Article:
1) "THE HALACHAH FOLLOWS THE STUDENT'S OPINION"
QUESTION: The Mishnah (11b) relates that a certain Talmid said in the name of Rebbi Yishmael that Beis Shamai and Beis Hillel agree that an entrance that is less than four Amos wide needs only a Lechi or a Korah to permit one to carry in a Mavoy. They disagree about an entrance that is larger than four (and less than ten) Amos wide; Beis Shamai requires that the Mavoy have both a Lechi and a Korah, and Beis Hillel requires that the Mavoy have either a Lechi or a Korah. Rebbi Akiva maintains that Beis Shamai and Beis Hillel disagree even about an entrance that is less than four Amos wide.
The Beraisa relates that Rebbi Akiva declared that Rebbi Yishmael himself could not have said that Beis Shamai and Beis Hillel agree about an entrance less than four Amos wide. Rather, the Talmid said it erroneously in the name of Rebbi Yishmael. Rebbi Akiva adds that the Halachah follows that Talmid.
The Gemara points out that Rebbi Akiva seems to contradict himself. Rebbi Akiva first says that the Talmid made a mistake when he quoted Rebbi Yishmael, and then he rules that the Halachah follows that Talmid!
Rav Yehudah in the name of Shmuel resolves the apparent contradiction. He says that Rebbi Akiva was not actually ruling in accordance with that Talmid. Rather, he was merely praising that Talmid for his sharp and innovative thinking in order to encourage his own students to think innovatively.
How could Rebbi Akiva state a falsity merely for the sake of sharpening his students?
ANSWER: RAV GEDALYAH RABINOWITZ zt"l (of Manchester) in GIDULEI HEKDESH explains that there are two parts to the Talmid's statement in the Mishnah. First, the Talmid quoted Rebbi Yishmael as saying that Beis Shamai and Beis Hillel do not argue about an entrance less than four Amos wide. Second, he added on his own what they do argue about -- an entrance that is between four and ten Amos wide.
Rebbi Akiva taught that Rebbi Yishmael did not say that Beis Shamai and Beis Hillel agree about an entrance less than four Amos wide (rather, they indeed argue in such a case). However, the Halachah does follow that Talmid's second statement, in which he said that they argue about an entrance that is between four and ten Amos wide. That is, the maximum width of a Mavoy is ten Amos, and not like Rebbi Yehudah (2b and 10a) who says that a Mavoy may be wider than ten Amos. (See RAV ELAZAR MOSHE HA'LEVI HOROWITZ and RAV YAKOV EMDEN for alternative approaches.)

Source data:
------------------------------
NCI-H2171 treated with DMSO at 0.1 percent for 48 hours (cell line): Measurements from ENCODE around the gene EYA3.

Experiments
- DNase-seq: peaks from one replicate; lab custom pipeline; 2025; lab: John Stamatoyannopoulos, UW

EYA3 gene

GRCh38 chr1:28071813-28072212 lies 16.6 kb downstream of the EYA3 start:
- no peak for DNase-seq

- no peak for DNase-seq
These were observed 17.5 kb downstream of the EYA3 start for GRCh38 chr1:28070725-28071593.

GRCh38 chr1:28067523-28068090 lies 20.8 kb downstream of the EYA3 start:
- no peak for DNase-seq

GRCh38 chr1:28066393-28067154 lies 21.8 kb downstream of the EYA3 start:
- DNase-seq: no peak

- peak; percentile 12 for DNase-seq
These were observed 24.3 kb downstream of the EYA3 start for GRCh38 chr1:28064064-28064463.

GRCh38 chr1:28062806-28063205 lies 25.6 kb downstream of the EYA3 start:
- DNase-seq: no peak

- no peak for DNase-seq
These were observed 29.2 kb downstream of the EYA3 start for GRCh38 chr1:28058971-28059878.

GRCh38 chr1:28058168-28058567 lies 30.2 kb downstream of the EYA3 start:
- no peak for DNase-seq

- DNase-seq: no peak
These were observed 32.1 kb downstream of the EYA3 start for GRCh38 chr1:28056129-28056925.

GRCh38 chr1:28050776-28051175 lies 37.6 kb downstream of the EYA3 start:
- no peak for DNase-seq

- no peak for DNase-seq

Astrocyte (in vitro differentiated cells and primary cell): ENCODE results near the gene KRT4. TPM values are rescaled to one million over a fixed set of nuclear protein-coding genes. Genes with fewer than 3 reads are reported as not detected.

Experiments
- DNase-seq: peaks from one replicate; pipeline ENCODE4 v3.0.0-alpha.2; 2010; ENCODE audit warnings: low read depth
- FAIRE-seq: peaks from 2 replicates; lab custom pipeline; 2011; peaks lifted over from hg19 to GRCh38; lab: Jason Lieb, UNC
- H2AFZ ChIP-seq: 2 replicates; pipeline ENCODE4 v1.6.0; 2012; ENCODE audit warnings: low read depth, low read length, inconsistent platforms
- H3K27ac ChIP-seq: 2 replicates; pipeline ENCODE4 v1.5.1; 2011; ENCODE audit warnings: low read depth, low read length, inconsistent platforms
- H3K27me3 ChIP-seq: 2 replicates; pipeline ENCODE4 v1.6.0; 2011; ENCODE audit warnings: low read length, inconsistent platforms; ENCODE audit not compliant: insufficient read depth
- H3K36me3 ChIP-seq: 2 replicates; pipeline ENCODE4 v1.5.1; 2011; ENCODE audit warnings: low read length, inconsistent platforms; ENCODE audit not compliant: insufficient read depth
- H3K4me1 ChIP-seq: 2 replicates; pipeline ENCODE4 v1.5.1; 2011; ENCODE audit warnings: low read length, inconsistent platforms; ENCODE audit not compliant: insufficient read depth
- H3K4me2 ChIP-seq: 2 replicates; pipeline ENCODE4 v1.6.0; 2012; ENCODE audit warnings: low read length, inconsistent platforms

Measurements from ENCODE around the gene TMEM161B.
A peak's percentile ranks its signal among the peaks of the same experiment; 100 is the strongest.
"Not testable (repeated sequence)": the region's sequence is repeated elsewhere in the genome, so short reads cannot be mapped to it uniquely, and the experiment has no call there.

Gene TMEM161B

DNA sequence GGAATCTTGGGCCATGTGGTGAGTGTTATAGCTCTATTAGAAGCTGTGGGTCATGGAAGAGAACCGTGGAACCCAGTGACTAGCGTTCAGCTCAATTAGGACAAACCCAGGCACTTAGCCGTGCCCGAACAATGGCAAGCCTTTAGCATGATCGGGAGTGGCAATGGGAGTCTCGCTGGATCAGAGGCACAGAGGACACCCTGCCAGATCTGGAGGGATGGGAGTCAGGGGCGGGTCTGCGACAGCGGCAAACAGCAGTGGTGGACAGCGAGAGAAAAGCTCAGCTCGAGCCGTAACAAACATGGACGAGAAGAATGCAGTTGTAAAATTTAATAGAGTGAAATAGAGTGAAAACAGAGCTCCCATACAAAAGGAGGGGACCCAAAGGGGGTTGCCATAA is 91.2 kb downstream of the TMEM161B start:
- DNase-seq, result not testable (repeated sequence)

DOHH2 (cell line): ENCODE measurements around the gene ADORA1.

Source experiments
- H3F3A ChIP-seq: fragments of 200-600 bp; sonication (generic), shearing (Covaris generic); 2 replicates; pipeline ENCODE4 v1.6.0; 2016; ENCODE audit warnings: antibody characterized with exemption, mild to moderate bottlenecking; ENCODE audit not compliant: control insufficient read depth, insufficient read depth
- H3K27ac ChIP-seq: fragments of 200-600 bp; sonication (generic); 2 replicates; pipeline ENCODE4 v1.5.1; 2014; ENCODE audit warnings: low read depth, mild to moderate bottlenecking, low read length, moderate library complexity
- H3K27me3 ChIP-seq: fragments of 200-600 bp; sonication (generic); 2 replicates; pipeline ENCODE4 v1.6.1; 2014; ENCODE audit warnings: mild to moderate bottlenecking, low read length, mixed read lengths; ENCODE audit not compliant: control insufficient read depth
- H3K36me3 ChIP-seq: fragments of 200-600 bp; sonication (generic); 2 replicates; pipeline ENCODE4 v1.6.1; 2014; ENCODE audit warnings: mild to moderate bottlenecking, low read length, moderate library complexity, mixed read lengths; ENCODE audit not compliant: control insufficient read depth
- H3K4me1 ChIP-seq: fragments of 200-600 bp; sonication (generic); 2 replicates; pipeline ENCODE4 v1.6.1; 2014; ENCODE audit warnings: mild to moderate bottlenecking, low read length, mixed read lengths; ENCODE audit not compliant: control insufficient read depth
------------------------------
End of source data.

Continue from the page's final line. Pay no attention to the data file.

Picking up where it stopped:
2) THE VALUE IN BEING "METAHER" A "SHERETZ"
QUESTION: The Gemara relates that there was a certain very sharp Talmid who was able to present 150 arguments to convince others that a definitely Tamei Sheretz is Tahor. Ravina said that he himself could prove a Tamei Sheretz to be Tahor with a Kal v'Chomer: If a snake, which kills and thereby increases the Tum'ah in the world, is not Tamei itself when it dies, then certainly a Sheretz, which does not kill and does not increase Tum'ah in the world, should not be Tamei when it dies.
What is the value of constructing a Derashah which is not true?
ANSWER: The Derashah is true with regard to a certain element of the Tum'ah of the Sheretz. RABEINU TAM (cited by Tosfos) explains that we know that a Sheretz is Metamei only b'Maga (through contact) and not b'Masa (by carrying it). The Talmid and Ravina displayed their acumen by deriving a source for the law that a Sheretz -- even though it is a Chayah (to which Tum'as Neveilah applies and is normally Metamei b'Masa when it is dead) -- is not Metamei b'Masa when it is dead (just as a snake is not Metamei b'Masa).
How, though, did they know that a snake is not Metamei b'Masa with Tum'as Neveilah? According to Rabeinu Tam, they learned it from the Toras Kohanim (Shemini 10:3) which derives from the words "Kol Holech Al Gachon" (Vayikra 11:42) that a snake is excluded from Tum'as Neveilah.
3) AGADAH: 150 REASONS TO BE "METAHER" A "SHERETZ"
The Gemara relates that there was a certain very sharp Talmid who was able to present 150 arguments ("Ta'amim") to convince others that a definitely Tamei Sheretz is Tahor.
The VILNA GA'ON provides a novel explanation for this statement. When the Talmid said that he was able to be Metaher a Sheretz with 150 "Ta'amim," he did not mean that he had 150 reasons or ways to be Metaher a Sheretz. Rather, he meant that he had only one way, and that was the Kal v'Chomer that Ravina expressed. What, then, did he mean when he said that he had 150 "Ta'amim" to be Metaher a Sheretz?
The verse (Shemos 27:18) describes the dimensions of the Chatzer of the Mishkan as "a length of one hundred Amah, and a width of fifty by fifty." The names of the cantillation marks (Ta'amei ha'Mikra) on those words ("Me'ah ba'Amah v'Rochav Chamishim ba'Chamishim") are Kadma v'Azla, Munach Revi'i. The Talmid meant that by understanding the "Ta'amim" (cantillation notes) on the words describing the 100 x 50 Amos dimensions of the Chatzer, one can find an allusion to the source of the Kal v'Chomer. What is that allusion?
The Gemara in Sanhedrin (59b) teaches that originally the snake had legs and feet with which it walked ("Kadma v'Azla" -- "it went ahead and walked"). When the snake sinned, Hash-m took away its legs and made it lie crouched, close to the ground ("Munach Revi'i"), from where it would bite man and bring Tum'as Mes into the world. It is from the snake, that spreads Tum'ah but itself is Tahor, that a Kal v'Chomer may be derived to declare a Sheretz Tahor (regarding Tum'as Masa)!